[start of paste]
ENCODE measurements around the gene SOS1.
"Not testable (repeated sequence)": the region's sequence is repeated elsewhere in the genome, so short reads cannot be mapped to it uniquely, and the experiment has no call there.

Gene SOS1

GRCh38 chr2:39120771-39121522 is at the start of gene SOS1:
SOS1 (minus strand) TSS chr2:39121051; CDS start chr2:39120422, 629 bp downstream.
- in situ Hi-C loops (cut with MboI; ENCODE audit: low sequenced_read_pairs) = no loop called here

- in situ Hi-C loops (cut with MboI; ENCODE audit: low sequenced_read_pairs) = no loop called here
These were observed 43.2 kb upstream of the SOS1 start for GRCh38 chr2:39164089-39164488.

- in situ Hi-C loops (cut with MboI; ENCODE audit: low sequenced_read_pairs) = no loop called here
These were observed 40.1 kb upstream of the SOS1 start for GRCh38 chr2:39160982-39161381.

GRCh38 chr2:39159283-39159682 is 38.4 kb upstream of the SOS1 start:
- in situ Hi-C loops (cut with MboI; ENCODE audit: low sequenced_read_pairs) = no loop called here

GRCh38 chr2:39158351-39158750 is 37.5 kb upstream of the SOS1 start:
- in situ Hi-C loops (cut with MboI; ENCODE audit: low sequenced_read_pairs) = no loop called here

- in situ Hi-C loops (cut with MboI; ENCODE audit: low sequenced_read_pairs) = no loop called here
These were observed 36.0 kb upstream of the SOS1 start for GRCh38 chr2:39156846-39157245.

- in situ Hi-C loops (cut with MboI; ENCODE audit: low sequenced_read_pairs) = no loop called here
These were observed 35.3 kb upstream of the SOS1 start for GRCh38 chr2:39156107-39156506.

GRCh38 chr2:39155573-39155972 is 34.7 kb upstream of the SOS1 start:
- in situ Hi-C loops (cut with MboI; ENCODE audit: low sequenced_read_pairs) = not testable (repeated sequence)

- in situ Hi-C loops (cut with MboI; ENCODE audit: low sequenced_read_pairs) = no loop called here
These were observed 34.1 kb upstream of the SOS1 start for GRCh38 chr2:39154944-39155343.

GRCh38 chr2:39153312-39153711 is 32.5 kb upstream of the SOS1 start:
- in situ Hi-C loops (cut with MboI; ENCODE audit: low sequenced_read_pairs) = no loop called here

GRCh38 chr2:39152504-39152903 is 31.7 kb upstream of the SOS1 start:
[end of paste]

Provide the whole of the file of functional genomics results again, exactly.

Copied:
ENCODE measurements around the gene SOS1.
"Not testable (repeated sequence)": the region's sequence is repeated elsewhere in the genome, so short reads cannot be mapped to it uniquely, and the experiment has no call there.

Gene SOS1

GRCh38 chr2:39120771-39121522 is at the start of gene SOS1:
SOS1 (minus strand) TSS chr2:39121051; CDS start chr2:39120422, 629 bp downstream.
- in situ Hi-C loops (cut with MboI; ENCODE audit: low sequenced_read_pairs) = no loop called here

- in situ Hi-C loops (cut with MboI; ENCODE audit: low sequenced_read_pairs) = no loop called here
These were observed 43.2 kb upstream of the SOS1 start for GRCh38 chr2:39164089-39164488.

- in situ Hi-C loops (cut with MboI; ENCODE audit: low sequenced_read_pairs) = no loop called here
These were observed 40.1 kb upstream of the SOS1 start for GRCh38 chr2:39160982-39161381.

GRCh38 chr2:39159283-39159682 is 38.4 kb upstream of the SOS1 start:
- in situ Hi-C loops (cut with MboI; ENCODE audit: low sequenced_read_pairs) = no loop called here

GRCh38 chr2:39158351-39158750 is 37.5 kb upstream of the SOS1 start:
- in situ Hi-C loops (cut with MboI; ENCODE audit: low sequenced_read_pairs) = no loop called here

- in situ Hi-C loops (cut with MboI; ENCODE audit: low sequenced_read_pairs) = no loop called here
These were observed 36.0 kb upstream of the SOS1 start for GRCh38 chr2:39156846-39157245.

- in situ Hi-C loops (cut with MboI; ENCODE audit: low sequenced_read_pairs) = no loop called here
These were observed 35.3 kb upstream of the SOS1 start for GRCh38 chr2:39156107-39156506.

GRCh38 chr2:39155573-39155972 is 34.7 kb upstream of the SOS1 start:
- in situ Hi-C loops (cut with MboI; ENCODE audit: low sequenced_read_pairs) = not testable (repeated sequence)

- in situ Hi-C loops (cut with MboI; ENCODE audit: low sequenced_read_pairs) = no loop called here
These were observed 34.1 kb upstream of the SOS1 start for GRCh38 chr2:39154944-39155343.

GRCh38 chr2:39153312-39153711 is 32.5 kb upstream of the SOS1 start:
- in situ Hi-C loops (cut with MboI; ENCODE audit: low sequenced_read_pairs) = no loop called here

GRCh38 chr2:39152504-39152903 is 31.7 kb upstream of the SOS1 start: